Here's a business memo example that can help you understand how this memo template would look filled in and start drafting your own office communications:

To: All Employees

From: Jacob Parker

Date: July 26, 2023

Subject: Employee Recognition Program Launch

I am writing to inform you that our employee recognition program will launch this month. This program aims to acknowledge and appreciate the outstanding contributions of each of our employees, fostering a healthy and positive work environment while recognizing the exceptional efforts that drive our success.

Key features of the employee recognition program include:

- Monthly employee spotlights - Suggestion boxes - Departmental recognition

You'll receive an email in the coming days regarding the procedures and criteria for the program, and we encourage everyone to actively participate in making this initiative a success.

Thank you for your dedication to our business.


Jacob Parker


This is an example of a memo informing staff of a new employee recognition launch, which affects everyone throughout the organization. As you can see, it contains essential elements, such as a simple and clear subject line, an opening statement that provides context, and more specific or supporting facts about the program in the body of the memo. Here, the subject line summarizes the purpose and content of the memo.

While this example doesn't necessarily have the next steps or action items, it informs employees that they'll receive an email with the program's details in a few days.

The business memo example includes a short closing statement thanking employees and a simple, easy-to-understand sign-off with the sender's name and title.

Tips for writing a business memo

Learning how to write a business memo is relatively easy if you know how to write an email. However, the goals of these 2 business communications are different. While emails are designed to engage employees and are more personal, a memo is more formal and used for official organizational communications. Knowing when to use an office memo instead of an email depends on the subject matter and the overall nature of the message.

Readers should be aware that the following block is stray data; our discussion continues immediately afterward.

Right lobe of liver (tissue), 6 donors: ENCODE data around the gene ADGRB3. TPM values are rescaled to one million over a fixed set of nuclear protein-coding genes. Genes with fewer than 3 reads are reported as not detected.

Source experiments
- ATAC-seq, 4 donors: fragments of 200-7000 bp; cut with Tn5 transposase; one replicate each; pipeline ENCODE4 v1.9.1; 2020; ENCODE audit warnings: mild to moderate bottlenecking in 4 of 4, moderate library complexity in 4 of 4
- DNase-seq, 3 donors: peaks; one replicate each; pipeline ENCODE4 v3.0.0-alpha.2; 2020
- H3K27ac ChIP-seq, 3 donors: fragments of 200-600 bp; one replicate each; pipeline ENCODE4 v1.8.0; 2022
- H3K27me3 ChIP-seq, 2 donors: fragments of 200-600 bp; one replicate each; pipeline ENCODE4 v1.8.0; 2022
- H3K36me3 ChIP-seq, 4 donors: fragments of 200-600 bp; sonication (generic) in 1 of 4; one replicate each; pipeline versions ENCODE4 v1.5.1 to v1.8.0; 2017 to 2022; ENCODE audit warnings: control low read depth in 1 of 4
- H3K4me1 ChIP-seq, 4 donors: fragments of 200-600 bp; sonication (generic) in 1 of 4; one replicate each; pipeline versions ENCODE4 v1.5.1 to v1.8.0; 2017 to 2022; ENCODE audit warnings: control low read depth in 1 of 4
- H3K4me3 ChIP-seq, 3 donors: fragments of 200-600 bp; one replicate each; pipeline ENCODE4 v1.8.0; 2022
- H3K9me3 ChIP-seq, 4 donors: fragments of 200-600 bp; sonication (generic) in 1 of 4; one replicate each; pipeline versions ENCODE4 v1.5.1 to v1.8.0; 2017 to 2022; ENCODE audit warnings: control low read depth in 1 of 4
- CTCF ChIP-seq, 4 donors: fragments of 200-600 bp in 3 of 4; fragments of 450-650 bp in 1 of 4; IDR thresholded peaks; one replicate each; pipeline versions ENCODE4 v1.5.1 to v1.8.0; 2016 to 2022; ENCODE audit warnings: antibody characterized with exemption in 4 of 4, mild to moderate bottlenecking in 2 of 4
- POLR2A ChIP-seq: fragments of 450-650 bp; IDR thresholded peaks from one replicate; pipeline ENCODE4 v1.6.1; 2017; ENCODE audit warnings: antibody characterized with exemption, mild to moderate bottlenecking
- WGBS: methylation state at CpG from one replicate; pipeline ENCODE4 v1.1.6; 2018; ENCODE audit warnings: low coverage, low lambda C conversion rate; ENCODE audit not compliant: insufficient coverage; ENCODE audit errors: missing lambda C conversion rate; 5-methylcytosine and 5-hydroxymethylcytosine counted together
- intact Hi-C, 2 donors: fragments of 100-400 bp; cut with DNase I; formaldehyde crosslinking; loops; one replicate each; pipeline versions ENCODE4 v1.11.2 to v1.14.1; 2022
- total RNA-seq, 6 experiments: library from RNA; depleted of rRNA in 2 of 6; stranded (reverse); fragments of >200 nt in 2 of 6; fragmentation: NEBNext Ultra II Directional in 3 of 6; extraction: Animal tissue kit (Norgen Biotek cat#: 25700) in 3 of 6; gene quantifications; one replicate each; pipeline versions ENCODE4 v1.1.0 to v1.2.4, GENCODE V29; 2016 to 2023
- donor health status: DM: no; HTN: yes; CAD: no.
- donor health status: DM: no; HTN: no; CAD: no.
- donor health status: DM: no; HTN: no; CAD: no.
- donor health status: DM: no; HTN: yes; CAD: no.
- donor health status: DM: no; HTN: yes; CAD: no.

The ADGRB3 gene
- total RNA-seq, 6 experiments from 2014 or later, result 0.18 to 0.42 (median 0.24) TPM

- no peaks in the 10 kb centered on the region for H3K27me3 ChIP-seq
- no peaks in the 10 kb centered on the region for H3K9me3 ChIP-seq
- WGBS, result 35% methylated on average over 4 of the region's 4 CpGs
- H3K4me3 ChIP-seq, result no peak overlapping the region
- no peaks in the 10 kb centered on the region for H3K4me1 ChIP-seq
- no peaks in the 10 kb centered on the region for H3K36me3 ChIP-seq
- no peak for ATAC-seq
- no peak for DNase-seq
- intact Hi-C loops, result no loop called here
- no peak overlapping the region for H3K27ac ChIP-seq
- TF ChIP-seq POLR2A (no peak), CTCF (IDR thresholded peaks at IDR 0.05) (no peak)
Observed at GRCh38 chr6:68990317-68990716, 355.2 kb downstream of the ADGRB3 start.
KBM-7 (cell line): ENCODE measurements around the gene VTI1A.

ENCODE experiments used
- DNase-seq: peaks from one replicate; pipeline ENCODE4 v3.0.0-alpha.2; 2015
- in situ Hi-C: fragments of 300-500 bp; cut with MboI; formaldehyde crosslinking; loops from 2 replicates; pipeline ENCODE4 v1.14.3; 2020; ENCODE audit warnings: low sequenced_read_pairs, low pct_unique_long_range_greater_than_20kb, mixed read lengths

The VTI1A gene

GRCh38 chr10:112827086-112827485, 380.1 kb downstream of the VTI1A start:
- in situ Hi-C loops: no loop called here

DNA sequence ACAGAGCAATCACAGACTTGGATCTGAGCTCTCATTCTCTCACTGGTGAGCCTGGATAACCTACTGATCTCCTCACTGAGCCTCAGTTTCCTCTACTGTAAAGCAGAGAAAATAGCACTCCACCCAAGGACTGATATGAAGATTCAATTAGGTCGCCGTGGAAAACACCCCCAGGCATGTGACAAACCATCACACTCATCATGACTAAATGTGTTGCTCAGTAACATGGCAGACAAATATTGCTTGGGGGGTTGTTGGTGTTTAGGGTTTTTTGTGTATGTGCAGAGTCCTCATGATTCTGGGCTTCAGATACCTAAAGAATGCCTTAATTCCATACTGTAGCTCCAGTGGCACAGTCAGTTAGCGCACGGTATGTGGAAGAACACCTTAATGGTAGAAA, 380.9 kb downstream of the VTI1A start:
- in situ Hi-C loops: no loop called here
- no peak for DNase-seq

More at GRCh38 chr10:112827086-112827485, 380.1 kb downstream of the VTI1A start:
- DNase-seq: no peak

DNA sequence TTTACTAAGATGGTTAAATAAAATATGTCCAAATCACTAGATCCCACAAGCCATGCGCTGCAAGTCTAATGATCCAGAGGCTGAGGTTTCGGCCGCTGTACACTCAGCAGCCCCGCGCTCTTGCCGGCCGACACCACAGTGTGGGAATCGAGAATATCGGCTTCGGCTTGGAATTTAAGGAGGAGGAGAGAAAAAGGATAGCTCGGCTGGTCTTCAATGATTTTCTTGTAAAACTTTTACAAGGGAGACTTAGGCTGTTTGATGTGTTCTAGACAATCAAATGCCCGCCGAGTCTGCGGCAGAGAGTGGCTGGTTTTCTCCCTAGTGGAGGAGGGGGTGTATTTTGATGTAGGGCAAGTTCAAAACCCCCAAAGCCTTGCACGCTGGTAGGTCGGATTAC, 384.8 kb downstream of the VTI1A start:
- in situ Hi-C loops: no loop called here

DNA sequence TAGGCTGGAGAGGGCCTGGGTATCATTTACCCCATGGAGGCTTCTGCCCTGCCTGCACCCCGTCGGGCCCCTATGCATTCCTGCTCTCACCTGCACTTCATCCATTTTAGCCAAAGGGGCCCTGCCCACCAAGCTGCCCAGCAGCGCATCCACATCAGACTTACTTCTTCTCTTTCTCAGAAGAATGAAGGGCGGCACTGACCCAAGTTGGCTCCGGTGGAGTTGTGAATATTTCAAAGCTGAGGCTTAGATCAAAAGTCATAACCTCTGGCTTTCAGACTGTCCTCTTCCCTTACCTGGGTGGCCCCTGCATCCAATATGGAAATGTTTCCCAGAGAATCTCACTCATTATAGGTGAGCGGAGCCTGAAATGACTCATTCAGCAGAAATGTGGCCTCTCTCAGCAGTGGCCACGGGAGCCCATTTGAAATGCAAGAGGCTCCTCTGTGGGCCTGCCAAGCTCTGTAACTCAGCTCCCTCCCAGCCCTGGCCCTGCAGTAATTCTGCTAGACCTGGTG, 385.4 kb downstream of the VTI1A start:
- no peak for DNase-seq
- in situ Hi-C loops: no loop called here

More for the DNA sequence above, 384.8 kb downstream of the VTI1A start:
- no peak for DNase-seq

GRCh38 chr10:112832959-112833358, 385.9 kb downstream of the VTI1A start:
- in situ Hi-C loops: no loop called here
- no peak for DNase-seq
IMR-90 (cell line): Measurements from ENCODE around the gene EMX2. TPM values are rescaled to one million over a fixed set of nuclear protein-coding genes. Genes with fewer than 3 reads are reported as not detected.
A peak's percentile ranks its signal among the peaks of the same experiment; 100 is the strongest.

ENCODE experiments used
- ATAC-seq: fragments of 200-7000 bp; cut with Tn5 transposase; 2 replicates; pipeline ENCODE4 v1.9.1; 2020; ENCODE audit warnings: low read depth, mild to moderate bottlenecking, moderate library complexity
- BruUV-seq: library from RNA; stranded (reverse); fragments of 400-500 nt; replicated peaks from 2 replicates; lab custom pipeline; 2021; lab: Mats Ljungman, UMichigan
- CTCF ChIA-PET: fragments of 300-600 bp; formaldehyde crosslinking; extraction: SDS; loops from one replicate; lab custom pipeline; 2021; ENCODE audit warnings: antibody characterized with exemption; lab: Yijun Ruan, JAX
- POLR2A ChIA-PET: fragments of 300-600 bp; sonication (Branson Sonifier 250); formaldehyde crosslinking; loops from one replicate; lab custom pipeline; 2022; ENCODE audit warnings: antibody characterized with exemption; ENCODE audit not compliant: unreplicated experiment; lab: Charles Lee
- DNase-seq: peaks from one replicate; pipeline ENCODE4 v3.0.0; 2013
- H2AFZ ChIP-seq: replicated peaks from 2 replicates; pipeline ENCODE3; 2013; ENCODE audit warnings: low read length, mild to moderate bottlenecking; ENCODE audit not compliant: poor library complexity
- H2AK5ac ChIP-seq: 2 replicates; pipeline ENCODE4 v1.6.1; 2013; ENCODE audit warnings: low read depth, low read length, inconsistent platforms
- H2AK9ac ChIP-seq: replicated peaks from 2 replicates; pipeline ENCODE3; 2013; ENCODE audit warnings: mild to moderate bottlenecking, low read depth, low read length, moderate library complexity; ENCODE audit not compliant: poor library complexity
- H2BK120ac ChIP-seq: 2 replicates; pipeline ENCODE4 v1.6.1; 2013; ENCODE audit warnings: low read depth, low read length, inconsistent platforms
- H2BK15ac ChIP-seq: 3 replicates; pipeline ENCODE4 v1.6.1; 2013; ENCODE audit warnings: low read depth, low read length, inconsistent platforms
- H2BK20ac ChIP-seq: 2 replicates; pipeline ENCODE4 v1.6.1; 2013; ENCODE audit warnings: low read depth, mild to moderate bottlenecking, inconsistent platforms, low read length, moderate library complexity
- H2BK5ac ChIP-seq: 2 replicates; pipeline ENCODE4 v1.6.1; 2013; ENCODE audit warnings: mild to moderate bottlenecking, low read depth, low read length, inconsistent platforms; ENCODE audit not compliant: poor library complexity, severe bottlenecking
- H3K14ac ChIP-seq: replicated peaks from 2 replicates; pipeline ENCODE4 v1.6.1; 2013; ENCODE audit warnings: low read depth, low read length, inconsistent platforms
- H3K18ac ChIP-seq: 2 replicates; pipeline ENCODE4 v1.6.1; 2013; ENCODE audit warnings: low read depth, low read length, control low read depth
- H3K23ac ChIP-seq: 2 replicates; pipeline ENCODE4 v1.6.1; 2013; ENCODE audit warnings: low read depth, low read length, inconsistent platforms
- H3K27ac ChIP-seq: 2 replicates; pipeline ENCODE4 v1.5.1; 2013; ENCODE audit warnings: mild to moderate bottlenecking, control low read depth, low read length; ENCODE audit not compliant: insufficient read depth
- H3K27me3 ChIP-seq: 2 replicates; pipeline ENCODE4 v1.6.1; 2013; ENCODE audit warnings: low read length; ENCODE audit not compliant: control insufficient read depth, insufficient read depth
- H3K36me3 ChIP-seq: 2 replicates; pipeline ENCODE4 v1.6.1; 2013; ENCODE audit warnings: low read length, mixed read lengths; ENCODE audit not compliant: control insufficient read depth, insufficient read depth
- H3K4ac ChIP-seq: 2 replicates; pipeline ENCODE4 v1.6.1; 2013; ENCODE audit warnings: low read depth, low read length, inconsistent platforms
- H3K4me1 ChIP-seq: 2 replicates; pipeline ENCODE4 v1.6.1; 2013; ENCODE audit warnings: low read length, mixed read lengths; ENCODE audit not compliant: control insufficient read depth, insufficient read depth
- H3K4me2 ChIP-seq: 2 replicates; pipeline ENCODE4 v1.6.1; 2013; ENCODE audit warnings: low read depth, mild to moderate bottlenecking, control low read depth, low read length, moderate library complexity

You should send a memo for official business communications, especially those that relay complex or detailed information. Since business memos follow a basic and organized structure, they allow for better readability than internal office emails.

Memos are best suited for internal communications within the company or departments, especially if the information in the message requires documentation.

On the other hand, internal office emails are best when you need to facilitate back-and-forth communication between staff members. Email is the best option if you need an answer quickly.

Other tips for writing a business memo include the following:

  • Proofread your memo. Always proofread your entire memo before sending it out. You should ensure everyone's names are correct, along with the memo subject and body paragraphs. Your memo should be easy to understand, so edit for grammar and overall readability. Since memos typically serve as documentation within a business, you want your memo to have all the necessary information relayed to employees in an easy-to-read format.
  • Remember your audience. If your audience is your staff, they don't need all the same bells and whistles your customers would need in a marketing email. The goal here isn't to convert. Instead, you want to notify employees to ensure everyone is on the same page.
  • Get to the point. The purpose of a memo is to relay information in the most efficient and effective way. Your opening paragraph, or the first paragraph, should be short and provide context, while the body of the memo delivers more detailed information. Try to keep your memo as short as possible while providing employees with enough information to understand the written document.

Communicate with your team using a memo

In a fast-paced business environment, speedy communication is crucial for productivity. A memo is a simple and effective way to communicate externally and internally These important business documents can enhance clarity while providing leaders with a structured and concise format for conveying important information about the company.

Harness the power of business memos with Mailchimp. Our all-in-one marketing tool makes it easy to communicate important messages and share updates with your employees. Additionally, you can use our insights and data visualization reports to see if your memos have been opened and read to ensure more effective communication within your organization. Sign up for Mailchimp today.